Limiting Location Data Exposure: 8 Best Practices
If you’re like me who grew up consuming spy movies, you would have already been familiar with the notion of geolocation trackers in all sorts of digital devices (which both heroes and villains can use to their advantage). On the flip side, you would also have gotten hold of some tips on limiting location data exposure whenever this need arises for our hero.
Action stunts aside, it’s true that the moment you acquire any type of mobile device, you already set yourself up for location exposure. Yes, including that fitness tracker you bought to complement your New Year’s resolution. By design default, all mobile devices share and store device geolocation.
For mobile devices to work, they inherently require cellular networks and providers, and these cellular providers receive real-time location information for a mobile device each time it connects to a network.
This important chunk of information was recently released by the National Security Agency in its Limiting Location Data Exposure Cybersecurity Information Sheet, to guide mobile device users from National Security System (NSS) and Department of Defense (DoD) on how they could reduce risk associated with sharing sensitive data. While this guide is geared more toward those working on high risk missions involving covert operations, ordinary civilians like you and I can still pick up best practices from this guide.
Before getting there though, here’s a rundown on some other hard truths we need to digest about locations, trackers, and whatnot:
- Your mobile device provides geolocation data as a service to apps. Also known as location services, this is how your favourite delivery app knows where to deliver your milk tea and your grilled chicken.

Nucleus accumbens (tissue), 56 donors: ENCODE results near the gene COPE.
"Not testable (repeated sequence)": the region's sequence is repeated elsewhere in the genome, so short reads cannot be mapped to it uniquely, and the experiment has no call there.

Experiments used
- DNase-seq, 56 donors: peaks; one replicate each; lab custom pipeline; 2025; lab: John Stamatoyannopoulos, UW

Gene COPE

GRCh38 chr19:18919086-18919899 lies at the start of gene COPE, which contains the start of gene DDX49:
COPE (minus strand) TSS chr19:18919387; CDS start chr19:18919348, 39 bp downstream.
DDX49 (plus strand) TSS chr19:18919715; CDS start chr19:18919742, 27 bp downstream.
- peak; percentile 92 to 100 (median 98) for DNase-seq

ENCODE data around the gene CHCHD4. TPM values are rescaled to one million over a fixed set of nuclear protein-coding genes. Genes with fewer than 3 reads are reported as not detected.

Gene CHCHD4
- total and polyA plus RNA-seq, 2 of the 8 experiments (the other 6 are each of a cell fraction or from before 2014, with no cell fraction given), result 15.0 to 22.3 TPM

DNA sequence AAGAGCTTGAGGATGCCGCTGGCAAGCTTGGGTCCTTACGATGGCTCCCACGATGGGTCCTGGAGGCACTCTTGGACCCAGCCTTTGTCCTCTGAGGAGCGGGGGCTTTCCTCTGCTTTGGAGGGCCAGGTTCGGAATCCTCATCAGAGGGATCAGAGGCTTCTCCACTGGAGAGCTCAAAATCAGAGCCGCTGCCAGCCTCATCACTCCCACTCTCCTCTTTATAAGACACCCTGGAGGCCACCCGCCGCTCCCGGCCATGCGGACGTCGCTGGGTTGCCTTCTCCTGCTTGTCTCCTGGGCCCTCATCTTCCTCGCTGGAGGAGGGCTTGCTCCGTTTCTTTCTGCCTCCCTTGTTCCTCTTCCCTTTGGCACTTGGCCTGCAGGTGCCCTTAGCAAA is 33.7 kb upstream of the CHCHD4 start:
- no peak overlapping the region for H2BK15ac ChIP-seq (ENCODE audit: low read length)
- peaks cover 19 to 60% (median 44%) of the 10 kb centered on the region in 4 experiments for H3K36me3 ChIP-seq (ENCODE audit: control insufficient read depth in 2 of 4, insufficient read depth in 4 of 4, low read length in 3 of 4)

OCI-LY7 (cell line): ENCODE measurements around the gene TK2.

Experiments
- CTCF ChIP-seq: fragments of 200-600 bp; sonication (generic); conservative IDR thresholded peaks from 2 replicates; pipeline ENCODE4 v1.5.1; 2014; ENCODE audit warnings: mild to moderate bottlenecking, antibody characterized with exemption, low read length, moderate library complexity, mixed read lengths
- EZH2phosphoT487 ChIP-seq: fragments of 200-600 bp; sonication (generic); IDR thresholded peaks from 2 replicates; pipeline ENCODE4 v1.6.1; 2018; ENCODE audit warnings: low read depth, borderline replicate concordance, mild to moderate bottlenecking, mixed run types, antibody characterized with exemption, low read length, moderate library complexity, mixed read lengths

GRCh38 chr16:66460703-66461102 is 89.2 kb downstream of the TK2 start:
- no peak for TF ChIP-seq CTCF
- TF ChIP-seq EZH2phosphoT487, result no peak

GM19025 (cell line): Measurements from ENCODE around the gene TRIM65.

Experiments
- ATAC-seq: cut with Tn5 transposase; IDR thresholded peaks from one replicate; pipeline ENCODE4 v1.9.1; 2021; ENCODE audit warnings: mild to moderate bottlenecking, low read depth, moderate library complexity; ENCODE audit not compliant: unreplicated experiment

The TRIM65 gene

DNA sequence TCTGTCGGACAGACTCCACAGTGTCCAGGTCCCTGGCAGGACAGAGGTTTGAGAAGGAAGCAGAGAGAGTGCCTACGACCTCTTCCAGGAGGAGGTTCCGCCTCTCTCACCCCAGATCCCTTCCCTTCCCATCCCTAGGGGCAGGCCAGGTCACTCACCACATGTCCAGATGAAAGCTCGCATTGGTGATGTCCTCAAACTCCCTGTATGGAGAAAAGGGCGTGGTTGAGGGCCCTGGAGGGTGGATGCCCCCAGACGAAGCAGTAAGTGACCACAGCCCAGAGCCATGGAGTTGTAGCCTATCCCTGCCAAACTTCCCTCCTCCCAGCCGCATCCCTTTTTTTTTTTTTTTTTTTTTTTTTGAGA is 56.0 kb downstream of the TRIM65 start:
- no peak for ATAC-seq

- Think you’re safe when you turn off your cellular service? Think again. Even Wi-Fi and BT can be used to know a user’s location.
- The risk of getting tracked isn’t limited to mobile devices. Anything that sends and receives wireless signals has location risks pretty much similar to mobile devices. Trust me, you won’t look at a smart refrigerator the same way again.
- Your apps and social media may collect, aggregate, and transmit information that exposes your location. How else could that Facebook ad on a nearby salon show up on your feed then, reminding you of how badly you need a haircut?
8 Best Practices on Limiting Location Data Exposure
At Privacy Ninja, we always advocate for best practices on keeping your personal data safe and your cyber security healthy and in check. Hence, we’re also excited to share with you these practices on limiting location data exposure, even if you’re not dealing with any secret mission.
Whenever applicable and depending on your level of comfort and risk, here are 8 actions you can take with regard to location sensitivities as outlined by the NSA:
- Not ordering or swiping at the moment? Disable location services settings on the device.
- If not needed, disable radios when they are not actively in use.
- Apps should be given as few permissions as possible.
- Disable advertising permissions to the greatest extent possible.
- Turn off settings that allow a lost, stolen, or misplaced device to be tracked.
- Hold that convenient Google search! Minimise web-browsing on the device as much as possible, and set browser privacy/permission location settings to not allow location data storage.
- Use an anonymising VPN to help obscure location.
- No matter how convenient, minimise the amount of data with location information that is stored in the cloud, if possible.
Let’s admit it, mobile devices are as very much a part of our lives as our churned out data and identities. While we cannot put the brakes on this digital progress, we can limit its access to our personal lives, beginning with limiting location data exposure.
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